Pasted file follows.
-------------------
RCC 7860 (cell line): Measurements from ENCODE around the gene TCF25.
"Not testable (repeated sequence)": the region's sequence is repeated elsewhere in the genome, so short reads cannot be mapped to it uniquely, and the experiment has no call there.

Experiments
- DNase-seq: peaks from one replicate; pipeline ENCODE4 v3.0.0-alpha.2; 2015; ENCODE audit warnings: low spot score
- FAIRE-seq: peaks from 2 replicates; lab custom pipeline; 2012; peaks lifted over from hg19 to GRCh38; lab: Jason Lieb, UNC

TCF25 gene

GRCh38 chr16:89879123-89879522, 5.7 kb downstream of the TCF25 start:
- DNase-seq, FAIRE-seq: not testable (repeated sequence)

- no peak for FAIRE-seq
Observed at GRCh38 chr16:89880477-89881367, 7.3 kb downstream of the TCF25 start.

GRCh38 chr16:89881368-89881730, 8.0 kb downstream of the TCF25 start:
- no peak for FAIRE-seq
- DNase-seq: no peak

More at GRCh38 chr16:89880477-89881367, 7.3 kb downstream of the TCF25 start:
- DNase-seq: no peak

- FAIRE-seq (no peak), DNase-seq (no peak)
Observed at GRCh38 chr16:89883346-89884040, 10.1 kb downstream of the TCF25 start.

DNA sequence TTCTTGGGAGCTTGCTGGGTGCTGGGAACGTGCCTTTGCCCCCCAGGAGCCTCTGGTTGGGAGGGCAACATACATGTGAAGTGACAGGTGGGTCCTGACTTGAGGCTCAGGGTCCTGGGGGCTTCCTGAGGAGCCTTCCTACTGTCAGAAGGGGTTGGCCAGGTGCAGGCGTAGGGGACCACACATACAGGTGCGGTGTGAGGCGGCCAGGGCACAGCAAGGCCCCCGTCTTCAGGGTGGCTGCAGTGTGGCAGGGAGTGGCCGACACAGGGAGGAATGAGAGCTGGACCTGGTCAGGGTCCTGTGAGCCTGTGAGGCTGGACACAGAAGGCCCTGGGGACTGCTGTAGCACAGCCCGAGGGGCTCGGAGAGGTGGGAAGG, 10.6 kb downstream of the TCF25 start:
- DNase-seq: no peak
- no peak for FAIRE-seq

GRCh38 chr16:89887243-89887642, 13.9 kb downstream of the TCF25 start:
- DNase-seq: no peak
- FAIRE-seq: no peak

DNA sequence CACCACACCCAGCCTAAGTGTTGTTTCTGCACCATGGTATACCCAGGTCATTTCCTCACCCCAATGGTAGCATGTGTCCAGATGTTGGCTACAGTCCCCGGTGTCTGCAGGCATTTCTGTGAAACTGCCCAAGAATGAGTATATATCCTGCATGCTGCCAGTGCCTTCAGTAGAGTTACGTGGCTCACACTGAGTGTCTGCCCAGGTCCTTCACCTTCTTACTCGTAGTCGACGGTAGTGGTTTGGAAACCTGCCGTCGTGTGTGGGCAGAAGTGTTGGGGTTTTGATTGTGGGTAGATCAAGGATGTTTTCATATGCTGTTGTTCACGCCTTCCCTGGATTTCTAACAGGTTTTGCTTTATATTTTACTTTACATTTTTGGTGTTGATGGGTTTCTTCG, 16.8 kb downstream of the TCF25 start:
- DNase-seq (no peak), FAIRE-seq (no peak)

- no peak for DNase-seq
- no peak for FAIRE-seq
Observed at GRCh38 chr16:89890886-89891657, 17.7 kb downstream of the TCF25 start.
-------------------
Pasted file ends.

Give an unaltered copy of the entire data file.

RCC 7860 (cell line): Measurements from ENCODE around the gene TCF25.
"Not testable (repeated sequence)": the region's sequence is repeated elsewhere in the genome, so short reads cannot be mapped to it uniquely, and the experiment has no call there.

Experiments
- DNase-seq: peaks from one replicate; pipeline ENCODE4 v3.0.0-alpha.2; 2015; ENCODE audit warnings: low spot score
- FAIRE-seq: peaks from 2 replicates; lab custom pipeline; 2012; peaks lifted over from hg19 to GRCh38; lab: Jason Lieb, UNC

TCF25 gene

GRCh38 chr16:89879123-89879522, 5.7 kb downstream of the TCF25 start:
- DNase-seq, FAIRE-seq: not testable (repeated sequence)

- no peak for FAIRE-seq
Observed at GRCh38 chr16:89880477-89881367, 7.3 kb downstream of the TCF25 start.

GRCh38 chr16:89881368-89881730, 8.0 kb downstream of the TCF25 start:
- no peak for FAIRE-seq
- DNase-seq: no peak

More at GRCh38 chr16:89880477-89881367, 7.3 kb downstream of the TCF25 start:
- DNase-seq: no peak

- FAIRE-seq (no peak), DNase-seq (no peak)
Observed at GRCh38 chr16:89883346-89884040, 10.1 kb downstream of the TCF25 start.

DNA sequence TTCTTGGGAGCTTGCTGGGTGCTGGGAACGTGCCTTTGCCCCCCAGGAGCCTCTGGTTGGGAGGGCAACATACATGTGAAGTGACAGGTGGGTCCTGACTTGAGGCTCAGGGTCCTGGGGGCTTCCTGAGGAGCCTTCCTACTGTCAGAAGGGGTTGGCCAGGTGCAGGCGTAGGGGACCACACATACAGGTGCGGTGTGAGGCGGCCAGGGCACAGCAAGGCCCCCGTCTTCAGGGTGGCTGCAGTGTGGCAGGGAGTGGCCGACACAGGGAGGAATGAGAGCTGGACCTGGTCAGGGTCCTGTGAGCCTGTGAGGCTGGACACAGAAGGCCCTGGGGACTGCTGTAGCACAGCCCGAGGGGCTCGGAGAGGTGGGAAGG, 10.6 kb downstream of the TCF25 start:
- DNase-seq: no peak
- no peak for FAIRE-seq

GRCh38 chr16:89887243-89887642, 13.9 kb downstream of the TCF25 start:
- DNase-seq: no peak
- FAIRE-seq: no peak

DNA sequence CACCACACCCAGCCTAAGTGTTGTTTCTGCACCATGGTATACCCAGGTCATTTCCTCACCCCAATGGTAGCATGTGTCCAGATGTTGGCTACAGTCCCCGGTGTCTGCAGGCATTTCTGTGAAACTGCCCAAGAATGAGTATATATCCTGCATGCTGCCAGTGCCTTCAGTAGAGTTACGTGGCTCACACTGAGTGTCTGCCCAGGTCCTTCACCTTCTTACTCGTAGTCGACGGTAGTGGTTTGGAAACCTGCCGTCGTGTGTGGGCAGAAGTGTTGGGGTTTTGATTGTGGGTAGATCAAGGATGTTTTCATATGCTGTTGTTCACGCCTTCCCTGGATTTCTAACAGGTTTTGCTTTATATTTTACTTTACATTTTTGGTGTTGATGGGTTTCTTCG, 16.8 kb downstream of the TCF25 start:
- DNase-seq (no peak), FAIRE-seq (no peak)

- no peak for DNase-seq
- no peak for FAIRE-seq
Observed at GRCh38 chr16:89890886-89891657, 17.7 kb downstream of the TCF25 start.